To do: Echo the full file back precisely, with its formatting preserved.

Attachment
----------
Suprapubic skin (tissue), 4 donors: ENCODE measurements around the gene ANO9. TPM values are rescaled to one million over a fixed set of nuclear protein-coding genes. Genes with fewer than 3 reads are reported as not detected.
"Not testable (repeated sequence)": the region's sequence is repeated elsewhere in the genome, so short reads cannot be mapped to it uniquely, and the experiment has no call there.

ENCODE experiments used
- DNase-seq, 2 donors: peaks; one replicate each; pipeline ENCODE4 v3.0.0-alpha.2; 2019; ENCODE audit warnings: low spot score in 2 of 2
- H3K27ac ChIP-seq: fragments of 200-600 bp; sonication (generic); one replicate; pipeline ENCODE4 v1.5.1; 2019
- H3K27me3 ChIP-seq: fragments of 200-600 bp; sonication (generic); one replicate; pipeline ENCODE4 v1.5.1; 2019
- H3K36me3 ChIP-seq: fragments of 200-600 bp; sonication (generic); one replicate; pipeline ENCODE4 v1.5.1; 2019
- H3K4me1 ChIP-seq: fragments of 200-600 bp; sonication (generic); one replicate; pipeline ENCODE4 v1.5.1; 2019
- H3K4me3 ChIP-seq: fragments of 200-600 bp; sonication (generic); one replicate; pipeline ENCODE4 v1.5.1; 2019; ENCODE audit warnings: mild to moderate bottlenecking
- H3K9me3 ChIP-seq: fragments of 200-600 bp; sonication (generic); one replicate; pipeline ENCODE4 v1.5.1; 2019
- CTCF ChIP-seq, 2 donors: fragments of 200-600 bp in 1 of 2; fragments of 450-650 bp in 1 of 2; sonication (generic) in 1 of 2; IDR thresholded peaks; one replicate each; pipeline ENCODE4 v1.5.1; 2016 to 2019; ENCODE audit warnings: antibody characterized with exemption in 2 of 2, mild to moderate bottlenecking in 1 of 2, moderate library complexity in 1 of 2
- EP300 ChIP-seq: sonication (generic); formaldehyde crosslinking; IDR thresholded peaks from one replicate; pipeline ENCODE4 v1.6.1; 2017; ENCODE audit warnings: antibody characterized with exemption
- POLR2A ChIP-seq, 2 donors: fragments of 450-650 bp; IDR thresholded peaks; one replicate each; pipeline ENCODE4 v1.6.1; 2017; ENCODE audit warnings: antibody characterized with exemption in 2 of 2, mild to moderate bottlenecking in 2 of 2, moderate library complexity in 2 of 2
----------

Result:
Suprapubic skin (tissue), 4 donors: ENCODE measurements around the gene ANO9. TPM values are rescaled to one million over a fixed set of nuclear protein-coding genes. Genes with fewer than 3 reads are reported as not detected.
"Not testable (repeated sequence)": the region's sequence is repeated elsewhere in the genome, so short reads cannot be mapped to it uniquely, and the experiment has no call there.

ENCODE experiments used
- DNase-seq, 2 donors: peaks; one replicate each; pipeline ENCODE4 v3.0.0-alpha.2; 2019; ENCODE audit warnings: low spot score in 2 of 2
- H3K27ac ChIP-seq: fragments of 200-600 bp; sonication (generic); one replicate; pipeline ENCODE4 v1.5.1; 2019
- H3K27me3 ChIP-seq: fragments of 200-600 bp; sonication (generic); one replicate; pipeline ENCODE4 v1.5.1; 2019
- H3K36me3 ChIP-seq: fragments of 200-600 bp; sonication (generic); one replicate; pipeline ENCODE4 v1.5.1; 2019
- H3K4me1 ChIP-seq: fragments of 200-600 bp; sonication (generic); one replicate; pipeline ENCODE4 v1.5.1; 2019
- H3K4me3 ChIP-seq: fragments of 200-600 bp; sonication (generic); one replicate; pipeline ENCODE4 v1.5.1; 2019; ENCODE audit warnings: mild to moderate bottlenecking
- H3K9me3 ChIP-seq: fragments of 200-600 bp; sonication (generic); one replicate; pipeline ENCODE4 v1.5.1; 2019
- CTCF ChIP-seq, 2 donors: fragments of 200-600 bp in 1 of 2; fragments of 450-650 bp in 1 of 2; sonication (generic) in 1 of 2; IDR thresholded peaks; one replicate each; pipeline ENCODE4 v1.5.1; 2016 to 2019; ENCODE audit warnings: antibody characterized with exemption in 2 of 2, mild to moderate bottlenecking in 1 of 2, moderate library complexity in 1 of 2
- EP300 ChIP-seq: sonication (generic); formaldehyde crosslinking; IDR thresholded peaks from one replicate; pipeline ENCODE4 v1.6.1; 2017; ENCODE audit warnings: antibody characterized with exemption
- POLR2A ChIP-seq, 2 donors: fragments of 450-650 bp; IDR thresholded peaks; one replicate each; pipeline ENCODE4 v1.6.1; 2017; ENCODE audit warnings: antibody characterized with exemption in 2 of 2, mild to moderate bottlenecking in 2 of 2, moderate library complexity in 2 of 2